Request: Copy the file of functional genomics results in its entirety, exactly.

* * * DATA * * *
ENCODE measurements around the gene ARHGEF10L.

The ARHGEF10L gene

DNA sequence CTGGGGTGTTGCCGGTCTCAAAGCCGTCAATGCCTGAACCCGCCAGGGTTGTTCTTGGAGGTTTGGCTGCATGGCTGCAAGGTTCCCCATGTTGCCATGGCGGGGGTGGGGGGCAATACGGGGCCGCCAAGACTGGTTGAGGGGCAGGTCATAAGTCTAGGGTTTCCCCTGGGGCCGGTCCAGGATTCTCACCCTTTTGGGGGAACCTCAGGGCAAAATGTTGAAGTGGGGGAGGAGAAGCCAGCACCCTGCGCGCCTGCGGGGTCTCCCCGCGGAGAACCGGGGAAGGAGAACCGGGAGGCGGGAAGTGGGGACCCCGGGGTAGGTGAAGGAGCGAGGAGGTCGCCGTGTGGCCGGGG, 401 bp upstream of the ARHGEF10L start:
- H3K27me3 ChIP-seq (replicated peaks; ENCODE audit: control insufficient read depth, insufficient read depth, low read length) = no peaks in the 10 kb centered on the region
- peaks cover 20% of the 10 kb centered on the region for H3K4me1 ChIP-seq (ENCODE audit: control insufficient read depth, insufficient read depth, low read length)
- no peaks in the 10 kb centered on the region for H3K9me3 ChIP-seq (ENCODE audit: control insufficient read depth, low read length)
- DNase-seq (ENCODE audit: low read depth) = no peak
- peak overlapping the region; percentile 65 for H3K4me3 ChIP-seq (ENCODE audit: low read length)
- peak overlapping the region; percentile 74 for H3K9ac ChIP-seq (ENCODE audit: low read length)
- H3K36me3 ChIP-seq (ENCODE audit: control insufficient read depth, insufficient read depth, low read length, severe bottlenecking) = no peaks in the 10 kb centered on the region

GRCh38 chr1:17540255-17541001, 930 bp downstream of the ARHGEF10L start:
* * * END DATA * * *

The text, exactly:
ENCODE measurements around the gene ARHGEF10L.

The ARHGEF10L gene

DNA sequence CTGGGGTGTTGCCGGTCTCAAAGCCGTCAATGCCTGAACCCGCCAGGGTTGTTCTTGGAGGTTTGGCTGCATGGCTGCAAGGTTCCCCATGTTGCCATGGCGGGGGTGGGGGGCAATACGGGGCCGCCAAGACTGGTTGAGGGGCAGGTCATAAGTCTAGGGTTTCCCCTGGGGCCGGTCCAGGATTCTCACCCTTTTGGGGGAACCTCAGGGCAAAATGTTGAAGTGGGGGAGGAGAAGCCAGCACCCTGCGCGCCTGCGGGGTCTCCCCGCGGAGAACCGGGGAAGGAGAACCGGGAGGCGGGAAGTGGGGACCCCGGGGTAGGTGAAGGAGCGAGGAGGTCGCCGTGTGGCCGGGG, 401 bp upstream of the ARHGEF10L start:
- H3K27me3 ChIP-seq (replicated peaks; ENCODE audit: control insufficient read depth, insufficient read depth, low read length) = no peaks in the 10 kb centered on the region
- peaks cover 20% of the 10 kb centered on the region for H3K4me1 ChIP-seq (ENCODE audit: control insufficient read depth, insufficient read depth, low read length)
- no peaks in the 10 kb centered on the region for H3K9me3 ChIP-seq (ENCODE audit: control insufficient read depth, low read length)
- DNase-seq (ENCODE audit: low read depth) = no peak
- peak overlapping the region; percentile 65 for H3K4me3 ChIP-seq (ENCODE audit: low read length)
- peak overlapping the region; percentile 74 for H3K9ac ChIP-seq (ENCODE audit: low read length)
- H3K36me3 ChIP-seq (ENCODE audit: control insufficient read depth, insufficient read depth, low read length, severe bottlenecking) = no peaks in the 10 kb centered on the region

GRCh38 chr1:17540255-17541001, 930 bp downstream of the ARHGEF10L start: